Preparing your survival compound for SHTF. Part 5: Livestock.

Hello my friend and welcome back! In today’s post, we will cover the final part of this series on preparing your compound for SHTF. Today’s subject is livestock and things to consider when planning.  Grab yourself a cup of coffee and have a seat while we visit.

Livestock will be a very important part of your survival compounds food stores.  While there are all kinds of livestock ranging from chickens to cattle, some are better suited to small compounds than others.  While we would all love to be able to have a hundred head of cattle at our compound, that just isn’t practical in all cases.

If you have lots of space then by all means you should raise cattle.  Just remember that cattle take a lot of feed as well as space to grow.  We are talking about at least 2 acres per cow at a minimum, according to the experts I spoke with.  That is a lot of space that could be used for other animals and crops.  I would recommend that if you have the space, that you keep about 4 cows and one bull.  That’s ten acres, but you would have meat all year round, without hunting.

What are you other options for your compound?  There are many, and some take surprising little room to raise. You can raise quite a few pigs on one acre of land and their meat is delicious. Because they reproduce so quickly, you could find yourself using the excess meat for bartering.  They require surprisingly little care and will eat just about anything you give them. Much like a walking garbage disposal, they are not picky at all.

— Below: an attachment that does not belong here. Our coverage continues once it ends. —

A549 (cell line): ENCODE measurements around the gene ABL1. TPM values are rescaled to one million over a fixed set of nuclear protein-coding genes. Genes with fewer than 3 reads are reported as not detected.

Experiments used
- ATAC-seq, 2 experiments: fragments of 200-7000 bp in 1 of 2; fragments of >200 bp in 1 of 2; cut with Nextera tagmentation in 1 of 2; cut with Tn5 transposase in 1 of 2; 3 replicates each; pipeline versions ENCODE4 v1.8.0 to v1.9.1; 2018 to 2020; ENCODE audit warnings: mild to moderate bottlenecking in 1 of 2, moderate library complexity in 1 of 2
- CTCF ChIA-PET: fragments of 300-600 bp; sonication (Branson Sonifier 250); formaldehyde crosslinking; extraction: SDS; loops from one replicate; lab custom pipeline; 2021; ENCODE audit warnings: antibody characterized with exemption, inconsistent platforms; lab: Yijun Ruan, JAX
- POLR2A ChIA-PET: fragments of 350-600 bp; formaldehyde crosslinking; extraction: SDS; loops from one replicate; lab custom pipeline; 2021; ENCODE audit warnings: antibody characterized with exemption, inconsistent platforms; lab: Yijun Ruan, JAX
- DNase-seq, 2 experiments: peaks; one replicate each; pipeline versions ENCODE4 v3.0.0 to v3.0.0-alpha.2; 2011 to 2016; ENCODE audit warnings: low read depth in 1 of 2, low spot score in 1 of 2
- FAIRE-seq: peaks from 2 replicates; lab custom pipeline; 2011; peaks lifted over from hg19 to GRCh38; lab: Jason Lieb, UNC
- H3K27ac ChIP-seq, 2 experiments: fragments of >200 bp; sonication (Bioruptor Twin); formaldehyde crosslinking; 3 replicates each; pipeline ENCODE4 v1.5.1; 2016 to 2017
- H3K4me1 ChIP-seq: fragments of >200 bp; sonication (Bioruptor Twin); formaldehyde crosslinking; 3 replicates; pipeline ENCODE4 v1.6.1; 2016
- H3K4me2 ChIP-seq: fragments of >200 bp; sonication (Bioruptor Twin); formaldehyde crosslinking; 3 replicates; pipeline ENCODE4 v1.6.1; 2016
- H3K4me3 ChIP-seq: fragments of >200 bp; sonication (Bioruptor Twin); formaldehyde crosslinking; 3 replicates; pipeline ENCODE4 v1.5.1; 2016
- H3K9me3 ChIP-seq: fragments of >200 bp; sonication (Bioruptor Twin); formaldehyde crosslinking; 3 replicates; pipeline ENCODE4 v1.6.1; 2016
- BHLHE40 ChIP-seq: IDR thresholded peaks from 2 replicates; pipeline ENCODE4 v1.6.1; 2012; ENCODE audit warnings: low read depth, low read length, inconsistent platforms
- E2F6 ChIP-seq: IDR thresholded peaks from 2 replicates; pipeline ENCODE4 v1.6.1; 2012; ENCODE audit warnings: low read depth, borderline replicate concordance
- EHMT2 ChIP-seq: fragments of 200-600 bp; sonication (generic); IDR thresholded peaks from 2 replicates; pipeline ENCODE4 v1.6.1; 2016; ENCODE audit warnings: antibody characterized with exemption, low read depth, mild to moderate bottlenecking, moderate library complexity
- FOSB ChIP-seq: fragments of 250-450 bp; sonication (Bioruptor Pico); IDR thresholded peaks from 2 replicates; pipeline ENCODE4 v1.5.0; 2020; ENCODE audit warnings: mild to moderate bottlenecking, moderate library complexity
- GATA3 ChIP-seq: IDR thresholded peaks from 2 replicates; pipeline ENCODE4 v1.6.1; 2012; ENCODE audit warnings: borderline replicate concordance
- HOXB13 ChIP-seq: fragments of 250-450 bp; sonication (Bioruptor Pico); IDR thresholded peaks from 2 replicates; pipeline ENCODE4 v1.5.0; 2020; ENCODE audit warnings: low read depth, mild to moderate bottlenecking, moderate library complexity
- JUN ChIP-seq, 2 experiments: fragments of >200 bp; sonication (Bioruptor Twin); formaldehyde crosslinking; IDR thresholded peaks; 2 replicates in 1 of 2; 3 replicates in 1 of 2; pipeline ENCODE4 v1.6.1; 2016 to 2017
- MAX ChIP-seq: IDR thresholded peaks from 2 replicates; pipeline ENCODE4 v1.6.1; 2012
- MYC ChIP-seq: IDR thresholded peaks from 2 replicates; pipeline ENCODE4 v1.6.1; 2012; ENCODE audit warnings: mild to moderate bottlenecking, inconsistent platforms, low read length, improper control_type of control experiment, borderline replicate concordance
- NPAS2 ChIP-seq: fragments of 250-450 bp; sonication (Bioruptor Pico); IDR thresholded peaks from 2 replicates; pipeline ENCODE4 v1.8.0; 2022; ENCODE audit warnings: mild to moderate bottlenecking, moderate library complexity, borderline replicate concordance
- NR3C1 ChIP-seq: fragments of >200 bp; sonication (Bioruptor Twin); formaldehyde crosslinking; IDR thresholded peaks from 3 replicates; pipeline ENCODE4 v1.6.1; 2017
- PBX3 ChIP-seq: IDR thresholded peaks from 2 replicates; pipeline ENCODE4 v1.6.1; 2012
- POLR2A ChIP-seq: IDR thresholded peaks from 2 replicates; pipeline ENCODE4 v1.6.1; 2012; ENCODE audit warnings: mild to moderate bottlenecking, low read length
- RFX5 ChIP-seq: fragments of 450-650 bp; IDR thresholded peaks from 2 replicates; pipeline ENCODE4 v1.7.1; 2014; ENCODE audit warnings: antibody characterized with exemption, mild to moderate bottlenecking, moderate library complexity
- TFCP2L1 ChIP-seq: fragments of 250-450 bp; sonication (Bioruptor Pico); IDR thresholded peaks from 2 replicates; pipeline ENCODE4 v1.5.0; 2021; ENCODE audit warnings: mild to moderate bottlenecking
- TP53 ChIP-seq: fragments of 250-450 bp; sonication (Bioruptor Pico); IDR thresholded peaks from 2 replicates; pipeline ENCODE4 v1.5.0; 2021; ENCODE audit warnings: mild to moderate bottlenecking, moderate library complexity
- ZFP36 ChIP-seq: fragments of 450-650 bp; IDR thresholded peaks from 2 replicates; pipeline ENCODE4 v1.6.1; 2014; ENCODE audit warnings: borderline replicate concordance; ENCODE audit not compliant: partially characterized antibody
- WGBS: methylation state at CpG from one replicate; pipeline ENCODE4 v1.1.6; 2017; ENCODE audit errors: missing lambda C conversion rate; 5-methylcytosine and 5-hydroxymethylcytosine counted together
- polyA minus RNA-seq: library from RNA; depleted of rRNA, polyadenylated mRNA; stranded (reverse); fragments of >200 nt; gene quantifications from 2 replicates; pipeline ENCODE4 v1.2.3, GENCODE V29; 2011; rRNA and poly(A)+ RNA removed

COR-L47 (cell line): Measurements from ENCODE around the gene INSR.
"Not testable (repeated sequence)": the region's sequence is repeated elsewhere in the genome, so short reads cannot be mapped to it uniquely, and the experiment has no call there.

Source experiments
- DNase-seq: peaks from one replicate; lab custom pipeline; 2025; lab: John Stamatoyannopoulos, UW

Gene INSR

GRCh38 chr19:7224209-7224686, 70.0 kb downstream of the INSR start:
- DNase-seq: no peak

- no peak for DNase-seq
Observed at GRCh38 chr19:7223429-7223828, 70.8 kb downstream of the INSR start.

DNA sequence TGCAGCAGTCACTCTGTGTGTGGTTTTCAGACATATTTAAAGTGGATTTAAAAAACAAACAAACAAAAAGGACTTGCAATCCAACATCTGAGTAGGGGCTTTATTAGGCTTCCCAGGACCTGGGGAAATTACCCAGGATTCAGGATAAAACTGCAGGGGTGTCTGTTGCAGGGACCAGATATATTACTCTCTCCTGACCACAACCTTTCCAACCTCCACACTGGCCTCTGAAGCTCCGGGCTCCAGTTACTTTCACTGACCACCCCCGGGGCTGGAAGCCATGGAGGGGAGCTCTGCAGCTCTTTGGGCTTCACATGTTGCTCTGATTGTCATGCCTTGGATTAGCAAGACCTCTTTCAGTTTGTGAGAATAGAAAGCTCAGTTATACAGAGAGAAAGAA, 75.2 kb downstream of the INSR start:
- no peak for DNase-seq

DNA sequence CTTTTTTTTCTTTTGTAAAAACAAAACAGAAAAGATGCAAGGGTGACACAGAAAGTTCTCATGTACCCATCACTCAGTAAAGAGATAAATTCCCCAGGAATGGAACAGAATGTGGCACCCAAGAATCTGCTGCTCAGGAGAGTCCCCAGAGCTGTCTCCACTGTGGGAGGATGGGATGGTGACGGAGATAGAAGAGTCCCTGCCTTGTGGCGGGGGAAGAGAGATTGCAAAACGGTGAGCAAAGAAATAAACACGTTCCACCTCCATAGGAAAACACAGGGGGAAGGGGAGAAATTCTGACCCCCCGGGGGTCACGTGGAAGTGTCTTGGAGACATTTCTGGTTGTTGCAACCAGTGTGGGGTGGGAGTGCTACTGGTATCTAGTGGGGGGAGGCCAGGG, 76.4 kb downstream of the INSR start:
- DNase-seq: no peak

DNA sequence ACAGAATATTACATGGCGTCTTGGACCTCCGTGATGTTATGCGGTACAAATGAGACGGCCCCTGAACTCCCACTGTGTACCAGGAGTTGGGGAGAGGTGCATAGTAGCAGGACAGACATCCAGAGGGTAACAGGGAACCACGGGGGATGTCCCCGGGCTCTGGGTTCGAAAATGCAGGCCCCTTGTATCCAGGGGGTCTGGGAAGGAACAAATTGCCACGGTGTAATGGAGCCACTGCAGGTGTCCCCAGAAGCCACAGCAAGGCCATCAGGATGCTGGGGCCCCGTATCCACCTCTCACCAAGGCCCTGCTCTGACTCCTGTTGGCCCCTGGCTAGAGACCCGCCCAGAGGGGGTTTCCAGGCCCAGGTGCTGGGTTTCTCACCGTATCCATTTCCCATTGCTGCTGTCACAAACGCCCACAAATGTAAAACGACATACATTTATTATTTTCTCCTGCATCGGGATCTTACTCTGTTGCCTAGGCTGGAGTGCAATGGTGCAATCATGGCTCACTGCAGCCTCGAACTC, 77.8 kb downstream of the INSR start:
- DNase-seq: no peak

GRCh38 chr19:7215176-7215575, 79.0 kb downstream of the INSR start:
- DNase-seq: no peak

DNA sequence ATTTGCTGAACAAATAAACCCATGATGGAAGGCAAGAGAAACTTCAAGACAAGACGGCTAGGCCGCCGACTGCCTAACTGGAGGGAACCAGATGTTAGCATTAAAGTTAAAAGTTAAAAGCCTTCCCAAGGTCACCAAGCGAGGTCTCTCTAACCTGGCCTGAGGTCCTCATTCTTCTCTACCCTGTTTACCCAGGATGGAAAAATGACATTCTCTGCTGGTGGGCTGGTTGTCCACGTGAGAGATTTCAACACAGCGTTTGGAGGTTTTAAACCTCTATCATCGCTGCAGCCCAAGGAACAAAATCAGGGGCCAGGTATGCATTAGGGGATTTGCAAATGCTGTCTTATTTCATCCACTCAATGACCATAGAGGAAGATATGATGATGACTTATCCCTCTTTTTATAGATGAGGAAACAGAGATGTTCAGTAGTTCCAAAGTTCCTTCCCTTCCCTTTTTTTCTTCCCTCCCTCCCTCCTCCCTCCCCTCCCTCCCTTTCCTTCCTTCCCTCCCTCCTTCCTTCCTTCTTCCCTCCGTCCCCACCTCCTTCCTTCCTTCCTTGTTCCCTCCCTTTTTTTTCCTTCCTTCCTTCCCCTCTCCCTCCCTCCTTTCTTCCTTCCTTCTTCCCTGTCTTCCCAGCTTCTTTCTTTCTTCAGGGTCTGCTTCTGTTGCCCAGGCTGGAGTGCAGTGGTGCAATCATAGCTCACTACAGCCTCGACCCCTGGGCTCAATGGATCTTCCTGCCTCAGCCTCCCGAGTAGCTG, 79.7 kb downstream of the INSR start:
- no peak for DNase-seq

Pigs however, do require a certain amount of care in cold climates.  If you live where there is a lot of snow, you will need to bring them into a barn in the winter.  Granted, there are wild pigs that roam free all over America, but they have evolved to handle excessive heat and cold.  The kind of pigs you buy from the butcher, not so much.  These pigs were bred for food and are much more subject to illness and weather conditions than their cousins. Despite this, they are a great option for your compound.